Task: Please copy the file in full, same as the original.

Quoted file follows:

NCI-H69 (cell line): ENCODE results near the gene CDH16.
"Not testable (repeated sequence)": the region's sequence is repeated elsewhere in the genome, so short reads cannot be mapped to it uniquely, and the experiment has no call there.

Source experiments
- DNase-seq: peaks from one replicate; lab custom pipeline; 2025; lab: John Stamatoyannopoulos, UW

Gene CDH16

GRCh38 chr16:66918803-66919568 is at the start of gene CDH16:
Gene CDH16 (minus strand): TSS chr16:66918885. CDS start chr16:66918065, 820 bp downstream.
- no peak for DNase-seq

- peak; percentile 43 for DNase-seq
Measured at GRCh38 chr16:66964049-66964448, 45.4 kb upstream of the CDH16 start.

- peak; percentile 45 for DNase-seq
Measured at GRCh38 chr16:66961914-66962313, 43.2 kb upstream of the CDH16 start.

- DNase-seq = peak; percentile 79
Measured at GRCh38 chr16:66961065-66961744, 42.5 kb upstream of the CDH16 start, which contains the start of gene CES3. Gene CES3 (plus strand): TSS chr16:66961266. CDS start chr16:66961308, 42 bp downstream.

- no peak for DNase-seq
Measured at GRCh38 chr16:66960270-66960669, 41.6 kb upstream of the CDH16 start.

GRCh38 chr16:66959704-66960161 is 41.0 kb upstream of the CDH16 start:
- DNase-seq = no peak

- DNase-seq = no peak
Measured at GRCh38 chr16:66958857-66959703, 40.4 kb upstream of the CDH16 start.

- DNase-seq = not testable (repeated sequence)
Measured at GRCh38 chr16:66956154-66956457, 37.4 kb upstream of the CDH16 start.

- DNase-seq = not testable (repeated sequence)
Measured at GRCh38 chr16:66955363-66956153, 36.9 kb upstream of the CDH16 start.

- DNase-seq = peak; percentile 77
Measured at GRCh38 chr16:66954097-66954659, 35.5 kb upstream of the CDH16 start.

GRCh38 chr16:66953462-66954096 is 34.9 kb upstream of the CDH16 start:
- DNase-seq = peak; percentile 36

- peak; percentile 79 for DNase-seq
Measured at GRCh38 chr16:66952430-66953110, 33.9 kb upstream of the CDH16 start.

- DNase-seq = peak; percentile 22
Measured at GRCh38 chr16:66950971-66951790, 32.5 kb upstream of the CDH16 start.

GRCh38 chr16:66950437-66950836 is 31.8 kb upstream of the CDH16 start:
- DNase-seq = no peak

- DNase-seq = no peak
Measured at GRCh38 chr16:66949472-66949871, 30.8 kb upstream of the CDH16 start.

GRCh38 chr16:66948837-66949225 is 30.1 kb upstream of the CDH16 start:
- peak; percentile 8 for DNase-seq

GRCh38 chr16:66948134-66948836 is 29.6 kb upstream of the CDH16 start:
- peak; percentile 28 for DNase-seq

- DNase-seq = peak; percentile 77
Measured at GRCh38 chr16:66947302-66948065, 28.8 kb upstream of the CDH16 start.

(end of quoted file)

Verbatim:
NCI-H69 (cell line): ENCODE results near the gene CDH16.
"Not testable (repeated sequence)": the region's sequence is repeated elsewhere in the genome, so short reads cannot be mapped to it uniquely, and the experiment has no call there.

Source experiments
- DNase-seq: peaks from one replicate; lab custom pipeline; 2025; lab: John Stamatoyannopoulos, UW

Gene CDH16

GRCh38 chr16:66918803-66919568 is at the start of gene CDH16:
Gene CDH16 (minus strand): TSS chr16:66918885. CDS start chr16:66918065, 820 bp downstream.
- no peak for DNase-seq

- peak; percentile 43 for DNase-seq
Measured at GRCh38 chr16:66964049-66964448, 45.4 kb upstream of the CDH16 start.

- peak; percentile 45 for DNase-seq
Measured at GRCh38 chr16:66961914-66962313, 43.2 kb upstream of the CDH16 start.

- DNase-seq = peak; percentile 79
Measured at GRCh38 chr16:66961065-66961744, 42.5 kb upstream of the CDH16 start, which contains the start of gene CES3. Gene CES3 (plus strand): TSS chr16:66961266. CDS start chr16:66961308, 42 bp downstream.

- no peak for DNase-seq
Measured at GRCh38 chr16:66960270-66960669, 41.6 kb upstream of the CDH16 start.

GRCh38 chr16:66959704-66960161 is 41.0 kb upstream of the CDH16 start:
- DNase-seq = no peak

- DNase-seq = no peak
Measured at GRCh38 chr16:66958857-66959703, 40.4 kb upstream of the CDH16 start.

- DNase-seq = not testable (repeated sequence)
Measured at GRCh38 chr16:66956154-66956457, 37.4 kb upstream of the CDH16 start.

- DNase-seq = not testable (repeated sequence)
Measured at GRCh38 chr16:66955363-66956153, 36.9 kb upstream of the CDH16 start.

- DNase-seq = peak; percentile 77
Measured at GRCh38 chr16:66954097-66954659, 35.5 kb upstream of the CDH16 start.

GRCh38 chr16:66953462-66954096 is 34.9 kb upstream of the CDH16 start:
- DNase-seq = peak; percentile 36

- peak; percentile 79 for DNase-seq
Measured at GRCh38 chr16:66952430-66953110, 33.9 kb upstream of the CDH16 start.

- DNase-seq = peak; percentile 22
Measured at GRCh38 chr16:66950971-66951790, 32.5 kb upstream of the CDH16 start.

GRCh38 chr16:66950437-66950836 is 31.8 kb upstream of the CDH16 start:
- DNase-seq = no peak

- DNase-seq = no peak
Measured at GRCh38 chr16:66949472-66949871, 30.8 kb upstream of the CDH16 start.

GRCh38 chr16:66948837-66949225 is 30.1 kb upstream of the CDH16 start:
- peak; percentile 8 for DNase-seq

GRCh38 chr16:66948134-66948836 is 29.6 kb upstream of the CDH16 start:
- peak; percentile 28 for DNase-seq

- DNase-seq = peak; percentile 77
Measured at GRCh38 chr16:66947302-66948065, 28.8 kb upstream of the CDH16 start.